Rural Wanderings Around Perdika Greece
So this is one major belated blog post, a year to be exact, my sailing trip around Greece last year July. It comes with one hell of a story too…
The Brexit results were released the day before our flight to Greece and the majority of London was in mourning, we were just glad to be leaving the city for our Summer vacation the following day. I booked us a ridiculously early flight to Greece with us leaving the house at 2am in the morning with about an hours sleep. (No problem, always time to sleep on the plane right?)
We arrived at Heathrow airport to a major shut down. EVERY single BA flight was cancelled and there were thousands of angry, anxious and stressed out people about. To call it a disaster would be putting it mildly. We queued for hours on end all while being put on standby for the next flight out only for that flight to then be cancelled and so a vicious cycle begin.
My nerves were an absolute wreck as we needed to be in Athens Greece by a specific time to meet our skipper as our boat departed the harbour at 1pm. (Remember time differences needed to be factored in too.)
Four hours later I was informed (much to my relief) that I would be on the next flight out! I was also informed that the rest of my party had to still wait on standby. It started to feel like one of those situations where you take one step forward and two steps back.
A decision had to be made whether I should go ahead by myself or wait with the rest of the group – everyone decided it would be best for me to go ahead and inform the skipper of our situation and thus I boarded my flight alone and annoyed.
When I finally landed in Athens I had exactly 65min to get off the plane, make my way through immigration, find an ATM to draw some euros, get a taxi and make my way to the marina (which is a 45min drive) in order to make it to the yacht in time for departure.
Friendly piece of advice, never tell a Greek taxi driver to hurry! Unless adrenaline is your thing. My driver wore top gun aviators and drove 170km/h while smoking cigarettes, downing Coke a Cola and occasionally turning around to offer me a smoke or start up a conversation. All I could think was “KEEP YOUR EYES ON THE ROAD MATE!”
I made it to the marina with 5min to spare and collapsed on the floor of the yacht out of pure exhaustion. I’d made it!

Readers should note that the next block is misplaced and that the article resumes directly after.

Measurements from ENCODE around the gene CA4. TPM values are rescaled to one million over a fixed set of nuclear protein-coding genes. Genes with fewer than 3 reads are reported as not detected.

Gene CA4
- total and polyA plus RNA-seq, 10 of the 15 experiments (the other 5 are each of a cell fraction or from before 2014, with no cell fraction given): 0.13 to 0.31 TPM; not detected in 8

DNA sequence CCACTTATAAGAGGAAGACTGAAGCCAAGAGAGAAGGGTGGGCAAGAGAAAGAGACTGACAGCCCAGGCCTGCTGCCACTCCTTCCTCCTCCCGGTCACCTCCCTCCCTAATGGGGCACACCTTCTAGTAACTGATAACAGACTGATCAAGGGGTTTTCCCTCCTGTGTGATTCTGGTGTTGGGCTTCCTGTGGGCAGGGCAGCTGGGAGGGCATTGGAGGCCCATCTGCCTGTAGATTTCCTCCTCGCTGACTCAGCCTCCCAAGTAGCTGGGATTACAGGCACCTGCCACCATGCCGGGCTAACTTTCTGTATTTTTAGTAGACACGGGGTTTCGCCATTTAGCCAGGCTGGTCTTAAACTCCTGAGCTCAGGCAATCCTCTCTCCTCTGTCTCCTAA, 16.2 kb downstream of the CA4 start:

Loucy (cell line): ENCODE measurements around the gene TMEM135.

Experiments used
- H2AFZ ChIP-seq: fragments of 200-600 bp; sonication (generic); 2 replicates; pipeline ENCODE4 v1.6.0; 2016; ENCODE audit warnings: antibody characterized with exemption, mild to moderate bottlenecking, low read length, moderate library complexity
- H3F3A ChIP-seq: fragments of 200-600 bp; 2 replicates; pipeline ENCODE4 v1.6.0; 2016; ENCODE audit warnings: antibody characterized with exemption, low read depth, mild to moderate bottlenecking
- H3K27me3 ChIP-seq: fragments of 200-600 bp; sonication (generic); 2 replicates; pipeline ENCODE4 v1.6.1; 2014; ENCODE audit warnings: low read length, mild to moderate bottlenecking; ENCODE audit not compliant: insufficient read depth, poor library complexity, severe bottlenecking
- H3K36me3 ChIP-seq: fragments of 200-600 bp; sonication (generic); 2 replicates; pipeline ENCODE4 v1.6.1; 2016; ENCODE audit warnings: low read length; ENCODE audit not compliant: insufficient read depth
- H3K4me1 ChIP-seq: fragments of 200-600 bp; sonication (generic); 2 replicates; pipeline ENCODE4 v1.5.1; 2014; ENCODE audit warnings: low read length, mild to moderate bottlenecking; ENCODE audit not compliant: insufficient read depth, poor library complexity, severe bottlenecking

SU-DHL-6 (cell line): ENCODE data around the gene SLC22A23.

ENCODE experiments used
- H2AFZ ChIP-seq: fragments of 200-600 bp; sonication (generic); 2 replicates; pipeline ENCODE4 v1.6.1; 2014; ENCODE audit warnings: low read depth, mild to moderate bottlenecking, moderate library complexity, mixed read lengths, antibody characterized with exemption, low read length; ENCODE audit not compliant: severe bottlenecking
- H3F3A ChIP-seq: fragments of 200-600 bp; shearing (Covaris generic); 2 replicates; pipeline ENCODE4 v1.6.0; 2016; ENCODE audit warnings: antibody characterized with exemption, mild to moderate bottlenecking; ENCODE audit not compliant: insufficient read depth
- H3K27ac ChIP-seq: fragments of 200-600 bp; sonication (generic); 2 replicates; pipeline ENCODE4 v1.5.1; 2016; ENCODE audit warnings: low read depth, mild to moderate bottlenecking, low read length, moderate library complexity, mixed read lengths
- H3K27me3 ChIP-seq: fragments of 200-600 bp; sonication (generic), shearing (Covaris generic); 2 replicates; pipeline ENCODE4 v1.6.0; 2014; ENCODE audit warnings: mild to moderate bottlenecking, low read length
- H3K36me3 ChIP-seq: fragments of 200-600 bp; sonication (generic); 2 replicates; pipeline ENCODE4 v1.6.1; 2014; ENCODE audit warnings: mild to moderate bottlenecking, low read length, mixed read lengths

My next obstacle was now finding a way to communicate with the rest of my group stuck in London (that’s if they still were in London) as I had no working phone.
We set sail from Athens to Perdika, our first island stop of the trip. I decided to take a moment to breath and relax and repeat a mantra to myself “Everything will be okay in the end. If it’s not okay, it’s not the end.” (Thanks John Lennon). Word finally arrived that the rest of my group would be meeting up with me the following day once we arrived in Ermioni. The relief washed over me and I was finally able relax and have a good time.
Perdika is an interesting island. There’s nothing sexy or glam about it, it’s not photogenic in the sense of perfect island Pinterest images but it definitely has it’s own uniqueness. It’s an old fishing village and has a population of 1613! Its has a simple charm and is set in a pretty little bay. The traditional fish tavernas, cafés & bars are situated on a raised terrace above the small harbour. The old town has the characterictics of the Aegean Sea-style of white square houses and narrow streets.
I spent the afternoon walking around the whole island by myself with my disposable camera (my Cannon was stuck in London with Justin) exploring all it’s little nooks and crannies. I hiked up to an old military fortress that was built before the second World War to provide protection for Piraeus.
The views were spectacular, almost Jurassic Parkish, and totally isolated. Not the usual white sands and clear blue waters I was expecting. I spent some time reading my book on the cliff before I ventured to the Camera Obscura. (Pictured in the last image below.)
The Camera Obscura is pretty amazing it was installed in 2003 as a part of the Light and Image Exhibition. It is a cylindric house, 7 meters in diameter with 12 openings in all hemispherical directions. Through these 12 holes light will enter the dark room, and thus produce an image of the 360° panorama of the outside world, split up into 12 individual images, upside down and reversed, on a circular, semi-transparent screen, hanging down from the ceiling. It is the only Camera Obscura worldwide with a 360° panorama.
Dinner was a buffet of food for €14 including wine! After a very long day filled with stress and an hours sleep there was no better feeling in the world to sit down to some of the best Greek food I’ve ever eaten while watching the sunset.
The next morning I woke up early to watch the sunrise (a habit I formed while traveling around Greece) and went on a mission to find a bakery, which isn’t too difficult when there’s a population of 1600 people.
I had just enough time to take a quick dip in the ocean and feed the stray cats my leftover bread before boarding the yacht to our next destination, Ermioni, where I would finally be meeting up with the rest of my group. (Hopefully!)
… story to be continued in the next blog post…
All photos taken by me on my disposable camera.
*Side note, apparently all the flights were cancelled due to bad weather in London yet the sun was shining and there wasn’t a cloud in the sky and all the other airlines were operating smoothly… needless to say I’m still slightly suspicious to this day.